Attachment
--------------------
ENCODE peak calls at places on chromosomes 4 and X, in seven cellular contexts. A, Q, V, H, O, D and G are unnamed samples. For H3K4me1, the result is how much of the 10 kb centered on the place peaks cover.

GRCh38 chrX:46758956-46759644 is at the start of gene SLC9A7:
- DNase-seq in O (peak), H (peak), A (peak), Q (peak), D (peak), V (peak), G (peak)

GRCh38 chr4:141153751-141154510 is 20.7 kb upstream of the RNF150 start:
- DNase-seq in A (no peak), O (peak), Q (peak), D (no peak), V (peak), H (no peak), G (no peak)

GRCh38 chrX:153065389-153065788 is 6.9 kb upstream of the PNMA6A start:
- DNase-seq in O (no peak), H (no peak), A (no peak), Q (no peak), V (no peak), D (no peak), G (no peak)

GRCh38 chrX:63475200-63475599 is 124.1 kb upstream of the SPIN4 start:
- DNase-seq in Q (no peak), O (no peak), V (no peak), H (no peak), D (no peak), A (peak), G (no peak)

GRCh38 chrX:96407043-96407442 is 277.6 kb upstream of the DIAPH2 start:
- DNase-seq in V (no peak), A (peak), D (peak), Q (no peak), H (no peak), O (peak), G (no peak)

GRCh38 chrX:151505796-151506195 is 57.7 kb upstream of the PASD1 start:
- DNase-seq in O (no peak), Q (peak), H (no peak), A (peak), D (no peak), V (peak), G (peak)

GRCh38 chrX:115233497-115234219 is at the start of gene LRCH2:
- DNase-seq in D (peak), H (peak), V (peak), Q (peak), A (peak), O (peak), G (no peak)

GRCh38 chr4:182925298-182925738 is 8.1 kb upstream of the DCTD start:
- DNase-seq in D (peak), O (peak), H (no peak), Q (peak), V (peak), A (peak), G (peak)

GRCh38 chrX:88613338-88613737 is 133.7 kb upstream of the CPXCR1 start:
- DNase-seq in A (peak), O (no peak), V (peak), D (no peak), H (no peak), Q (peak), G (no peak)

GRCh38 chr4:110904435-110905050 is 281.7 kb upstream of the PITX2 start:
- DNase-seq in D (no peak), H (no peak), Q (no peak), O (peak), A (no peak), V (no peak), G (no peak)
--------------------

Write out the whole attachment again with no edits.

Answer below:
ENCODE peak calls at places on chromosomes 4 and X, in seven cellular contexts. A, Q, V, H, O, D and G are unnamed samples. For H3K4me1, the result is how much of the 10 kb centered on the place peaks cover.

GRCh38 chrX:46758956-46759644 is at the start of gene SLC9A7:
- DNase-seq in O (peak), H (peak), A (peak), Q (peak), D (peak), V (peak), G (peak)

GRCh38 chr4:141153751-141154510 is 20.7 kb upstream of the RNF150 start:
- DNase-seq in A (no peak), O (peak), Q (peak), D (no peak), V (peak), H (no peak), G (no peak)

GRCh38 chrX:153065389-153065788 is 6.9 kb upstream of the PNMA6A start:
- DNase-seq in O (no peak), H (no peak), A (no peak), Q (no peak), V (no peak), D (no peak), G (no peak)

GRCh38 chrX:63475200-63475599 is 124.1 kb upstream of the SPIN4 start:
- DNase-seq in Q (no peak), O (no peak), V (no peak), H (no peak), D (no peak), A (peak), G (no peak)

GRCh38 chrX:96407043-96407442 is 277.6 kb upstream of the DIAPH2 start:
- DNase-seq in V (no peak), A (peak), D (peak), Q (no peak), H (no peak), O (peak), G (no peak)

GRCh38 chrX:151505796-151506195 is 57.7 kb upstream of the PASD1 start:
- DNase-seq in O (no peak), Q (peak), H (no peak), A (peak), D (no peak), V (peak), G (peak)

GRCh38 chrX:115233497-115234219 is at the start of gene LRCH2:
- DNase-seq in D (peak), H (peak), V (peak), Q (peak), A (peak), O (peak), G (no peak)

GRCh38 chr4:182925298-182925738 is 8.1 kb upstream of the DCTD start:
- DNase-seq in D (peak), O (peak), H (no peak), Q (peak), V (peak), A (peak), G (peak)

GRCh38 chrX:88613338-88613737 is 133.7 kb upstream of the CPXCR1 start:
- DNase-seq in A (peak), O (no peak), V (peak), D (no peak), H (no peak), Q (peak), G (no peak)

GRCh38 chr4:110904435-110905050 is 281.7 kb upstream of the PITX2 start:
- DNase-seq in D (no peak), H (no peak), Q (no peak), O (peak), A (no peak), V (no peak), G (no peak)